The Springfield Savage 511 – The Working Man’s Shotgun
I like shotguns, I mean I like them a lot. I own dozens, but this is my only double barrel shotgun. I purchased this Springfield Savage 511 for 30 bucks at a Flea Market and it was covered in several layers of spray paint. Lots of layers of paint. I took it with almost no idea if it would work, but a 30 dollar wall hanger was worth it. I’ve ruined 80 percent lowers that cost more than that. I was pleasantly surprised when I took it to the range. It fired instantly and easily. The next few weeks saw me scrubbing carefully with sandpaper and various paint removers.
It turned out to be three layers of paint. A grey external, a brown, and then finally green. It was hours and hours of sanding before I got it down to steel and wood. I then made my best attempt at refinishing the wood and metal with my limited understanding of how to do so. I stand by the results and I’m proud of this little Springfield Savage 511. Outside of shooting it, I had to dive into the gun itself.
The Springfield Savage 511
The Springfield Savage line are actually shotguns just made by Savage with the Springfield label. These were considered affordable, side by side shotguns for the working man. These are a dual trigger, boxlock SxS shotguns. Mine features one barrel with a modified choke and one with an improved choke. It’s not valuable, even if it came in perfect condition it’s not worth much at all.
The Springfield Savage 511 is a simple gun, it sports a tang safety that auto engages when the barrels are broke open, and extractors to make removing rounds easy. The barrels are 28 inches long and the entire package is solid and made from metal and wood. It’s an old gun, but its a well made gun. Some friends and I started shooting trap and skeet on occasion on Camp Lejeune and this was the gun I went with.
An American Tradition
It stood up to hundreds of rounds and still does. I don’t use it for much these days, but it remains a part of my collection. It carries with it the mystique of a working man’s gun. Some guns live as battle implements like the M1 Garand, others as pieces of American culture like the 1911, and some guns get forgotten like the Springfield Savage 511.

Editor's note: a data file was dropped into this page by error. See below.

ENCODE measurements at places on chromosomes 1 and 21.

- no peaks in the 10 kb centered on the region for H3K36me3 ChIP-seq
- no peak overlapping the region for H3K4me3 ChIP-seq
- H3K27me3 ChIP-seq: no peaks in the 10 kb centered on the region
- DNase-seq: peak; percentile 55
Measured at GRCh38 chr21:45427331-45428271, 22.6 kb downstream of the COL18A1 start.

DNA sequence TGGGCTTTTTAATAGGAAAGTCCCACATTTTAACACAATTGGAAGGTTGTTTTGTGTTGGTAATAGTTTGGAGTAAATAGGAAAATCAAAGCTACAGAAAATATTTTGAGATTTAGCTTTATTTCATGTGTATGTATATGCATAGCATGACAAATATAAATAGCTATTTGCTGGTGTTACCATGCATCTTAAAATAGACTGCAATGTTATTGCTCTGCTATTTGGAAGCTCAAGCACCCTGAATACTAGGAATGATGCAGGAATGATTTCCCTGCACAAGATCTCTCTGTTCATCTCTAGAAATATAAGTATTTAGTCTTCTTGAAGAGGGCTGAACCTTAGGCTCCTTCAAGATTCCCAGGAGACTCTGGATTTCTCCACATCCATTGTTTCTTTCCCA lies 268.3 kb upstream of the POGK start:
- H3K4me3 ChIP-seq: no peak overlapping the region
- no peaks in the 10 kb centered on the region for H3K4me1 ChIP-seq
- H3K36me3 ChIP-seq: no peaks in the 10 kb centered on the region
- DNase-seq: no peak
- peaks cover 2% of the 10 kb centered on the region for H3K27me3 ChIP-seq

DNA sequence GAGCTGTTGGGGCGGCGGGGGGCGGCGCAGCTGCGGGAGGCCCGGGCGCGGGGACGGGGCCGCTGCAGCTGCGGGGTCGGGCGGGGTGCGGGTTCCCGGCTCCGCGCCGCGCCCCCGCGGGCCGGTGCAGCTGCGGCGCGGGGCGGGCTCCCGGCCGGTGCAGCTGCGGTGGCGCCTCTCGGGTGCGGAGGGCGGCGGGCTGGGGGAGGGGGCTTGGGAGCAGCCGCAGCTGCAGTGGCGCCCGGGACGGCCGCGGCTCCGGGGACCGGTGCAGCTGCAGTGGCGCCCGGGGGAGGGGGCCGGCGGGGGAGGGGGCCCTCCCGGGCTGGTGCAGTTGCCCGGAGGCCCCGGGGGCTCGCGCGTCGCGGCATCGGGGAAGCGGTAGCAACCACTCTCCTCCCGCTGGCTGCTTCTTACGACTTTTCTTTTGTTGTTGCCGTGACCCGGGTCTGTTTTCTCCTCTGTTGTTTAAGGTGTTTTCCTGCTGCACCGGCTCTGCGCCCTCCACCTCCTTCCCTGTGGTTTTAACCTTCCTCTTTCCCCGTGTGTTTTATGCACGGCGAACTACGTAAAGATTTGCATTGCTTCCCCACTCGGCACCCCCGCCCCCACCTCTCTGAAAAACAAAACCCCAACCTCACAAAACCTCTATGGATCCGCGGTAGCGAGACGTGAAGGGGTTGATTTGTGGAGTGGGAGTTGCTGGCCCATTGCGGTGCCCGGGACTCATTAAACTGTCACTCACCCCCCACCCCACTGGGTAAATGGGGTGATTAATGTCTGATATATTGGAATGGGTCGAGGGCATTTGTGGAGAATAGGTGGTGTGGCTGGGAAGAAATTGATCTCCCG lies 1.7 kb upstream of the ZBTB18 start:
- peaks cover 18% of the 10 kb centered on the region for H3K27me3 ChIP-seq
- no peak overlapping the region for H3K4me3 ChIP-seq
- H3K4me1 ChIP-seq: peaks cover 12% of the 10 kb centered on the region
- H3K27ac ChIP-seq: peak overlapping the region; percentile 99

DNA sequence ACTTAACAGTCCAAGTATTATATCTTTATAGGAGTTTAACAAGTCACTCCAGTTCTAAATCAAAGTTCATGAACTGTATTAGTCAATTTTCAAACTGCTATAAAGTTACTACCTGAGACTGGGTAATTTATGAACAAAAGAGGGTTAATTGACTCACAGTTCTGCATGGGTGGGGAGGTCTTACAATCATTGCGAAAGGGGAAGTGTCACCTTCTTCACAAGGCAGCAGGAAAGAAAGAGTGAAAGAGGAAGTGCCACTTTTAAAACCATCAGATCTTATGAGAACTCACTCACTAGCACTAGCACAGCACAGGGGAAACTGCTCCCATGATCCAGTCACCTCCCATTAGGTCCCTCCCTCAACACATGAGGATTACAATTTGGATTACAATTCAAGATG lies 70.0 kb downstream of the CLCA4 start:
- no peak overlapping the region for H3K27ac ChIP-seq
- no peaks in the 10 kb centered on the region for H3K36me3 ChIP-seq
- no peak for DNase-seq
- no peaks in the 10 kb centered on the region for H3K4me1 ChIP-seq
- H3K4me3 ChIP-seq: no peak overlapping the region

This is the gun that sat by the door in many a home. It took rabbits, deer, birds, and more to put food on the table of many a home. It dispatched snakes, scared off those with villainous intent, and served as a working man’s gun. It was never sexy or famed for any particular reason, but it was an American icon. The Springfield Savage 511 is just one of many guns that have come and gone from the American psyche without much fanfare.
The Springfield Savage series, which includes the higher end 311, was produced extremely high numbers for decades, some prior to the requirements for serial numbers. They are well-made guns that stand the test of time.
Shooting the 511
The Springfield Savage 511 is a very fun gun to shoot. You can blast both barrels at one time if you like to live dangerously. The Springfield Savage 511 points incredibly well. You can snap on target in half a heartbeat and send a heavy dose of lead downrange. Recoil is surprisingly low, but that is likely due to how heavy the gun is. It is well balanced and because it’s a SxS shotgun it doesn’t have a traditional receiver. This means a reduced overall length.
The Springfield Savage 511 is quick to shoulder and it’s easy to find that bead. Transitioning between the triggers is nice and fast and if whatever you are shooting needs a heavy dose of lead you can give them a second dose extremely quickly.
Reliability is top notch and the gun always goes boom. It extracts the shells with ease and you can spend a very comfortable day sending lead down range. It’s a smooth shooting shotgun, its quick to point, and easy to use. It’s an American icon that is underappreciated. It’s likely the cheapest SxS you’ll find short of something made in China. If you can find one I suggest you grab it and take it for a spin.